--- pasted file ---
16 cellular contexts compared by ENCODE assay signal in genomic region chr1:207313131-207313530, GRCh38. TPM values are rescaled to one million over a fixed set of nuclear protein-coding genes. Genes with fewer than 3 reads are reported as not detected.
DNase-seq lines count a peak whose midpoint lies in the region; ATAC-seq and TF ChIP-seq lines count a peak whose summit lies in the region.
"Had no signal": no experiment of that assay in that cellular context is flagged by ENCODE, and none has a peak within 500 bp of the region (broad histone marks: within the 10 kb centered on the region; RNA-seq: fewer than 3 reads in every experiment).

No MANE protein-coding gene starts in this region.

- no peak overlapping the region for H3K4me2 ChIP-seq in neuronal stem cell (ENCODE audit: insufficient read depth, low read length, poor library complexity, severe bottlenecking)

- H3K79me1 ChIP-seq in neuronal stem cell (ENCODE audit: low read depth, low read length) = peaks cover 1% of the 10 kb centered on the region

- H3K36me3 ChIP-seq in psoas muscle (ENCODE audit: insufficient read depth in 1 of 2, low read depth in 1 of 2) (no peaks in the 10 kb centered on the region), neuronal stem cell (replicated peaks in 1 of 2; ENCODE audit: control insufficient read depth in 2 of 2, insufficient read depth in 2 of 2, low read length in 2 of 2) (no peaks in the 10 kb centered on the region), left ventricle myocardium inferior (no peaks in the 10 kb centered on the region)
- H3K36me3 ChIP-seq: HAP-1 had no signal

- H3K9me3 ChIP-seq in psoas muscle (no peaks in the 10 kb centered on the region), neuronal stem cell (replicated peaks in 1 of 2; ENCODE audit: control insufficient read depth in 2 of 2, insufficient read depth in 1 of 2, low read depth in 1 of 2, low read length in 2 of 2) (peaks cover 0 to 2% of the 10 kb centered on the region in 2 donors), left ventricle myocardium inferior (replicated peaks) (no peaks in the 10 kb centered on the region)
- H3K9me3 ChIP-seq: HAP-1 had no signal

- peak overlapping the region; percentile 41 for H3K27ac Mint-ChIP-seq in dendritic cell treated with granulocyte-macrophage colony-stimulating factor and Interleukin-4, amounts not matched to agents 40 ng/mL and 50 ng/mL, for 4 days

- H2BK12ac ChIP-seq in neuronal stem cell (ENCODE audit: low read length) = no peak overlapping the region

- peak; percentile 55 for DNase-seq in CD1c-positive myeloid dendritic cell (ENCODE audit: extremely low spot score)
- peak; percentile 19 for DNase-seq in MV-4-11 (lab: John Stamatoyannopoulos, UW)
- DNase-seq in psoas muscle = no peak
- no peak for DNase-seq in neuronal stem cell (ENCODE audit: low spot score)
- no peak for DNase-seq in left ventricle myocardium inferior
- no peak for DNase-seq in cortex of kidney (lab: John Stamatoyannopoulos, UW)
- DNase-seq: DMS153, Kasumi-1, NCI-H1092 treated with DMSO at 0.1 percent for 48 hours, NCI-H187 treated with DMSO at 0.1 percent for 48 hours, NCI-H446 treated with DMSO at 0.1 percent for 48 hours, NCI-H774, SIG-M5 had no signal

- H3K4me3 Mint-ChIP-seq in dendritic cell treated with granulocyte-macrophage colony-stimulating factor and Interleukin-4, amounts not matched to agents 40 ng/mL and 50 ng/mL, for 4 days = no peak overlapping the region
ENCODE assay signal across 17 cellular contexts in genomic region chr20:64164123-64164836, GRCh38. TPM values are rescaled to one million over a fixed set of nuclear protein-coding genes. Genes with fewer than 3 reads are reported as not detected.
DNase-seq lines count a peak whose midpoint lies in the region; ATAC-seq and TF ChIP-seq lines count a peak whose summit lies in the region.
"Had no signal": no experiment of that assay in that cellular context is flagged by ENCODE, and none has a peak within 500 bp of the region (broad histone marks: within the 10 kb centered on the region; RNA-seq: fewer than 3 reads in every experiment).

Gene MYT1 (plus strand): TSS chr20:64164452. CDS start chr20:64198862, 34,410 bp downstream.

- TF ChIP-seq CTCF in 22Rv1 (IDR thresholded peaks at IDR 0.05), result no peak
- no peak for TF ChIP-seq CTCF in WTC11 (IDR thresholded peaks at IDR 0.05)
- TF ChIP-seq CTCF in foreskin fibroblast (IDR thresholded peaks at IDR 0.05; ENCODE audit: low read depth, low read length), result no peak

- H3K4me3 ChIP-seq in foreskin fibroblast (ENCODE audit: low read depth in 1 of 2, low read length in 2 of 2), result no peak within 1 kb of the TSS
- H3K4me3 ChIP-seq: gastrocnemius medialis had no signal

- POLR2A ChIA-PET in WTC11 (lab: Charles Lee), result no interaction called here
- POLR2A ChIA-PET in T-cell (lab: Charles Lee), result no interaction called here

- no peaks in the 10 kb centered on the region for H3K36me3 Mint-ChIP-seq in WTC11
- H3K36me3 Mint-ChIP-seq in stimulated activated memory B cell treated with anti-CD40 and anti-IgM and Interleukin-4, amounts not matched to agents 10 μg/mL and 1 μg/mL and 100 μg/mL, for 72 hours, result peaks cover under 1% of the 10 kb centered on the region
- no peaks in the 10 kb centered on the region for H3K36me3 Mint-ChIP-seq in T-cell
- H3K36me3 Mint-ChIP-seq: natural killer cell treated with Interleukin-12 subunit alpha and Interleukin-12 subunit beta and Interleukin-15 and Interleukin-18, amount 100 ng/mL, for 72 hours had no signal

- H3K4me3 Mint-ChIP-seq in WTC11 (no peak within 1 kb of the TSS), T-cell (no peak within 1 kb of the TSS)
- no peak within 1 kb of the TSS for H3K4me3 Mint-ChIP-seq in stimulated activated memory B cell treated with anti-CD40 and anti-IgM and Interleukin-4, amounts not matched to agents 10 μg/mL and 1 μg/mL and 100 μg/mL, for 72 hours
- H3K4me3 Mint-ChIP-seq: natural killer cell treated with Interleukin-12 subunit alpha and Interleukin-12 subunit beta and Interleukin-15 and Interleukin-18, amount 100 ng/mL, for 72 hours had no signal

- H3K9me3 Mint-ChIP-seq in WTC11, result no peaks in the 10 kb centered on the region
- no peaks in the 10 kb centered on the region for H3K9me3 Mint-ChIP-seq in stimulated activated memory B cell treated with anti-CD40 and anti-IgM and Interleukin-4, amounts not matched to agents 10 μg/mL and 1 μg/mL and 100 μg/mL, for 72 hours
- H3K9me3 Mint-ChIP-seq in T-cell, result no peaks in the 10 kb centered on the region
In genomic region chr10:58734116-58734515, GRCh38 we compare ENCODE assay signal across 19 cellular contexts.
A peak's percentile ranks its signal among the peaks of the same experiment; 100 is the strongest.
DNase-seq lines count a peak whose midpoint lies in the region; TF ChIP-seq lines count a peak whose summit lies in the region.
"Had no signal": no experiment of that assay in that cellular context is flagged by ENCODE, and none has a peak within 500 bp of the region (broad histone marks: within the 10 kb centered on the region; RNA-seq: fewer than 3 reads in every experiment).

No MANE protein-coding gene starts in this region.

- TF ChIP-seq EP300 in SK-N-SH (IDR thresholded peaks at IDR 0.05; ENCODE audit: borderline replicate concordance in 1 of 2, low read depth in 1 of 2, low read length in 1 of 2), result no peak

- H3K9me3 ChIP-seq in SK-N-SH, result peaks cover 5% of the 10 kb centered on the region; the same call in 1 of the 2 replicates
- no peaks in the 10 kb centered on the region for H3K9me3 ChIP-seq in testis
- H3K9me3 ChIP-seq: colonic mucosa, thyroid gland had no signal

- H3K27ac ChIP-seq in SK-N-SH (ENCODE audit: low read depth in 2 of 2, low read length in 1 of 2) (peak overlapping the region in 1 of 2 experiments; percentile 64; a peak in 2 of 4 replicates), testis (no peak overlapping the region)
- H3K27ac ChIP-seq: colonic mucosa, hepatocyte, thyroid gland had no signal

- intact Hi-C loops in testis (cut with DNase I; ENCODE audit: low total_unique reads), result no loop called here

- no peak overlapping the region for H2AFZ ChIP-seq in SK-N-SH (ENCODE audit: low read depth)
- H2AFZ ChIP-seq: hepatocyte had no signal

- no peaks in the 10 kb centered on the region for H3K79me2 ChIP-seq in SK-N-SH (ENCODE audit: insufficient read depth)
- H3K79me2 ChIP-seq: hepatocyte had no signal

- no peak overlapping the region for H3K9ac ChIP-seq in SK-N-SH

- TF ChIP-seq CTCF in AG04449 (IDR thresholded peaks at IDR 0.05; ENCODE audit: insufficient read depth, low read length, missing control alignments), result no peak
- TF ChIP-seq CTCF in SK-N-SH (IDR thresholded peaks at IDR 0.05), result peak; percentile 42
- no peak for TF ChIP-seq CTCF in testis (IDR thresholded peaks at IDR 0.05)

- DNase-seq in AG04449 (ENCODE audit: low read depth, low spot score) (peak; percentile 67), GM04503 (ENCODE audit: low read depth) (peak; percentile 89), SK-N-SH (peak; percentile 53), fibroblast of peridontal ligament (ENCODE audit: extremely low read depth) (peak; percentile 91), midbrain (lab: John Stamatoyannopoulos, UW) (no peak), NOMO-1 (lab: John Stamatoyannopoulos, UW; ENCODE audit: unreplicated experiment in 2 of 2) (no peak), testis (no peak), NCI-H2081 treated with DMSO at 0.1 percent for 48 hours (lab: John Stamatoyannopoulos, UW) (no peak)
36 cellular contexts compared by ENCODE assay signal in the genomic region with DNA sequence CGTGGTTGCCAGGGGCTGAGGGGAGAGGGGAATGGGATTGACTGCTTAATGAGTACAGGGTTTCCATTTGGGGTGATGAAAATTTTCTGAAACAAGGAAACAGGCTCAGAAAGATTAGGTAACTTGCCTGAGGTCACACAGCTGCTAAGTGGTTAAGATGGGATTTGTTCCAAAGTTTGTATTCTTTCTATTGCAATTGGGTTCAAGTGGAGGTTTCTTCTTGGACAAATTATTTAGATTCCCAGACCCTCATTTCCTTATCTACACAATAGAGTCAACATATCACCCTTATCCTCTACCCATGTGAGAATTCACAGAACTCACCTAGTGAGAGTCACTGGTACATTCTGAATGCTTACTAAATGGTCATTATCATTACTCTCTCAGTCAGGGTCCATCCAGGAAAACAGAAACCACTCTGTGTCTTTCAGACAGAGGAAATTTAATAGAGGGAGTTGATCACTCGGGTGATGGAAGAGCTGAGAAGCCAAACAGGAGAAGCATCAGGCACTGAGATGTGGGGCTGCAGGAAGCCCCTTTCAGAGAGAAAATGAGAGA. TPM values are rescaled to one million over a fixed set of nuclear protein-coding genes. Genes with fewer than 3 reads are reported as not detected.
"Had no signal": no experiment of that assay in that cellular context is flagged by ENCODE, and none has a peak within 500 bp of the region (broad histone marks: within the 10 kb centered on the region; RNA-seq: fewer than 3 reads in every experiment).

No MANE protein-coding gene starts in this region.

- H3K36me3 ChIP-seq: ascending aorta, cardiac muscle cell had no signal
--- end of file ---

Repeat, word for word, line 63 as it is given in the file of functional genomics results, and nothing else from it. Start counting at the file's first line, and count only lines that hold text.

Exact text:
36 cellular contexts compared by ENCODE assay signal in the genomic region with DNA sequence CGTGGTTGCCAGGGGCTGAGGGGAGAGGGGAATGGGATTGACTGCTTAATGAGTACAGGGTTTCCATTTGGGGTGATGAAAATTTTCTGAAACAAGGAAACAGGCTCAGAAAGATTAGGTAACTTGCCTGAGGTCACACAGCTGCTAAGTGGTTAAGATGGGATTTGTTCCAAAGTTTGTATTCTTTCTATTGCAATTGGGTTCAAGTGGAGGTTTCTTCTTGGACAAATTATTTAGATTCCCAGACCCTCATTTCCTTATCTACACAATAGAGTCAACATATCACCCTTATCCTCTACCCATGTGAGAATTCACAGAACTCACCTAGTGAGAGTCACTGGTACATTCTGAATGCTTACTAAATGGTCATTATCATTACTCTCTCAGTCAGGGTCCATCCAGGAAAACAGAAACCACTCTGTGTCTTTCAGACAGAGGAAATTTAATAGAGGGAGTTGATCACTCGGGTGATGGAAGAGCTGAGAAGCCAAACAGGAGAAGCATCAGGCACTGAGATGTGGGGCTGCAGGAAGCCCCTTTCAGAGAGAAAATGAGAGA. TPM values are rescaled to one million over a fixed set of nuclear protein-coding genes. Genes with fewer than 3 reads are reported as not detected.